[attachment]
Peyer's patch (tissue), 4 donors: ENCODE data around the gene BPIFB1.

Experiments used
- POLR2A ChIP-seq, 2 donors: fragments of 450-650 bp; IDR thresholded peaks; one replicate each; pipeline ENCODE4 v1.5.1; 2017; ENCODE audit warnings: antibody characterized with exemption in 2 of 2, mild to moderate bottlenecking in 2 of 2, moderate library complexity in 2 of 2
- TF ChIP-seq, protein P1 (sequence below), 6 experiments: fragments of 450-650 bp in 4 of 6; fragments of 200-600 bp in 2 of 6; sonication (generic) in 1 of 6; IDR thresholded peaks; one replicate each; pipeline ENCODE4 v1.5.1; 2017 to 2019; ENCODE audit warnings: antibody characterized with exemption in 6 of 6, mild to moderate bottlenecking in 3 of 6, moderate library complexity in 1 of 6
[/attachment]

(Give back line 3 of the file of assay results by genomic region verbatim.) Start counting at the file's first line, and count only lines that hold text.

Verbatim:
- POLR2A ChIP-seq, 2 donors: fragments of 450-650 bp; IDR thresholded peaks; one replicate each; pipeline ENCODE4 v1.5.1; 2017; ENCODE audit warnings: antibody characterized with exemption in 2 of 2, mild to moderate bottlenecking in 2 of 2, moderate library complexity in 2 of 2